Newspaper article The Florida Times Union

Recognition Delayed, Welcomed for WWII Operation Northwind; Veterans Recall 26 Days in France That Left 11,000 Americans Killed, Seriously Wounded or in Enemy Hands

Newspaper article The Florida Times Union

Recognition Delayed, Welcomed for WWII Operation Northwind; Veterans Recall 26 Days in France That Left 11,000 Americans Killed, Seriously Wounded or in Enemy Hands

Article excerpt

Byline: Steve Patterson, The Times-Union

During the last winter of World War II, while America celebrated success at the Battle of the Bulge, Ralph Crawford fought for his life in the French countryside with thousands of other GIs.

But almost no one noticed.

More than 100 miles from the storied battle in the Ardennes forest, the U.S. Seventh Army was pounded by German troops desperate to retake the Alsace region near the Rhine River and stop the resupply of Allied armies. Weeks of combat in the mountains and open plains close to Strasbourg left more than 11,000 Americans killed, seriously wounded or captured in the last German offensive in western Europe.

Yet the story of their battle, which began New Year's Eve 1944, went overlooked for decades by both the public and historians.

"After the Battle of the Bulge, the general public in America went around slapping each other on the back and saying 'we did it.' . . . Everybody was convinced that the war [in Europe] was over," said Crawford, 84, now a retired foreign service officer living in Jacksonville.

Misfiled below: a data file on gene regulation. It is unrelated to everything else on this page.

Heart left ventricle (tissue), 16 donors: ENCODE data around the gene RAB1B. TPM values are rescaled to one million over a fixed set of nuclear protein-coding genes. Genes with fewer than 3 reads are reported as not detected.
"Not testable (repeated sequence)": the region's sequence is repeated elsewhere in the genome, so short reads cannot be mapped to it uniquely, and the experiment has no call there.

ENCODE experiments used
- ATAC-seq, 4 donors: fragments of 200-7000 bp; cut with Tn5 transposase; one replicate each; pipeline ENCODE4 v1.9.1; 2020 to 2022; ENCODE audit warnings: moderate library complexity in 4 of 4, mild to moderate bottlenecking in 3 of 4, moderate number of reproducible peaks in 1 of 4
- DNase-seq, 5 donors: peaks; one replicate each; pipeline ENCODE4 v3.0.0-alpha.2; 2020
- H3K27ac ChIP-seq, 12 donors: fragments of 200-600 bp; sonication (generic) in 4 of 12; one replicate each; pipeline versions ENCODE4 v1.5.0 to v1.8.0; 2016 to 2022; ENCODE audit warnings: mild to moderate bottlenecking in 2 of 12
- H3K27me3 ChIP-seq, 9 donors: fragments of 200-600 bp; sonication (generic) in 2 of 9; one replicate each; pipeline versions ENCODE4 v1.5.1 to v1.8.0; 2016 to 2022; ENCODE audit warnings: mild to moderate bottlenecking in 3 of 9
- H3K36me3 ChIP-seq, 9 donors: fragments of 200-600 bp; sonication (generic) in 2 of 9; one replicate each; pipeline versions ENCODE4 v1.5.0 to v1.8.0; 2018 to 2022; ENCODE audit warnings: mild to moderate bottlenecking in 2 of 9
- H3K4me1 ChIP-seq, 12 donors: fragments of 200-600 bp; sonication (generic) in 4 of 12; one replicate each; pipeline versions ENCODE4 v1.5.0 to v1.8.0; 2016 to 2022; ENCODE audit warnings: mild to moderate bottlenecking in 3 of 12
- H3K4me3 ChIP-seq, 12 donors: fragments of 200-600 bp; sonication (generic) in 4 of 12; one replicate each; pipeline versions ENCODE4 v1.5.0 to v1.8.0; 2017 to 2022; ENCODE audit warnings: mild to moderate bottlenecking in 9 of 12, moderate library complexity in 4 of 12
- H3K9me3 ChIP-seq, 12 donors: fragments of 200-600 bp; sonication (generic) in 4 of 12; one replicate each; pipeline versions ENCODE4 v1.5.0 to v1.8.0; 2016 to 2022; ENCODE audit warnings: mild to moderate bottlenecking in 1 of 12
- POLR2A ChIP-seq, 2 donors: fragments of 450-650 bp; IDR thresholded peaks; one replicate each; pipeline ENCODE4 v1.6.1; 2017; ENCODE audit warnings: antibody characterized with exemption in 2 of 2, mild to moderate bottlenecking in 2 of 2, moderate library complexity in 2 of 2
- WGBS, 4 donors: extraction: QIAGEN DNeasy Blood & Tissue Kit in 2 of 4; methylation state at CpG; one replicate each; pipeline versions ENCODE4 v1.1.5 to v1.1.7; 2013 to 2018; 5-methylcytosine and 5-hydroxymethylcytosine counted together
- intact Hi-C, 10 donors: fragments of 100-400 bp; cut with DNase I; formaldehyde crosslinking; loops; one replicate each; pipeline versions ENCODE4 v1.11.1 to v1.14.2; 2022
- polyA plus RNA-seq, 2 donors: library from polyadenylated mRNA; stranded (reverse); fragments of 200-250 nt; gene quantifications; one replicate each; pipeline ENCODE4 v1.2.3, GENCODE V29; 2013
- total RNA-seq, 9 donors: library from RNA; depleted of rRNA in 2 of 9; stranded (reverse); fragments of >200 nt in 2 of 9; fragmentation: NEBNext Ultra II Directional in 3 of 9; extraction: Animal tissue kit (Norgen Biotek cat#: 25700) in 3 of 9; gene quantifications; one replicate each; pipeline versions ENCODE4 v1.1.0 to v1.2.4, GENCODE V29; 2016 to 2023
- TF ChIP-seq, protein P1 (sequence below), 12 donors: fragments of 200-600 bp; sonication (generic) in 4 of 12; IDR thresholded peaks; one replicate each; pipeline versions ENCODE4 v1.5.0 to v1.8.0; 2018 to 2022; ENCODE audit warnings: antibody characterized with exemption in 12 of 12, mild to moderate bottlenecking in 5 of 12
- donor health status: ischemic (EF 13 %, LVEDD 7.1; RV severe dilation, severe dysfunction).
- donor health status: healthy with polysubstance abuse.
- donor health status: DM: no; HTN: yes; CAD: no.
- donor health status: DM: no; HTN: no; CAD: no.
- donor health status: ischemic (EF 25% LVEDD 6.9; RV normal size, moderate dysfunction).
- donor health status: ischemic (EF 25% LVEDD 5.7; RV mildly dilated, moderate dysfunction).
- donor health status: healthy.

Only in recent years, as age claims more of the surviving veterans, has the offensive that the Germans named Operation Northwind received new attention in the United States.

"They fought an extremely important action," said Keith E. Bonn, a former West Point military history professor. "They fought the last German reserves, the last fresh units in the West, to a standstill. They paid a high price."

That was the last thing Crawford, a private in the New Jersey-based 70th Infantry Division, had expected when he reached France two weeks earlier.

"We thought it was going to be smooth sailing," he said.

An hour before the start of 1945, the first units from a force of 150,000 Nazi troops began surging toward Allied lines.

It was a last-gasp attack, and German commanders sent almost everything they had, Bonn said: flame-throwing tanks, unbeaten SS mountain fighters and makeshift infantry units. Squads of Russian defectors had been given German uniforms and sent to front lines, where they ran screaming across snow-covered fields, trying to unnerve their enemies.

"It was some terrible fighting going on all along the Rhine," said Ken Carpenter of Ponte Vedra Beach, who was a staff sergeant in the Army's 42nd Infantry Division.

The Americans' misery was compounded by the weather, Carpenter recalled. There was snow and sleet, and temperatures that dropped well below zero.

Allied warplanes that could have harassed the Germans were mostly grounded by bad weather.

Americans had been stretched thin in eastern France by the Battle of the Bulge, where the Germans' fast advances forced Gen. George Patton's Third Army to race north and reclaim the Ardennes.

As Patton's forces moved out, the Seventh Army had to spread itself over a 126-mile front, creating a weakness in Alsace that Adolf Hitler ordered his commanders to exploit. …

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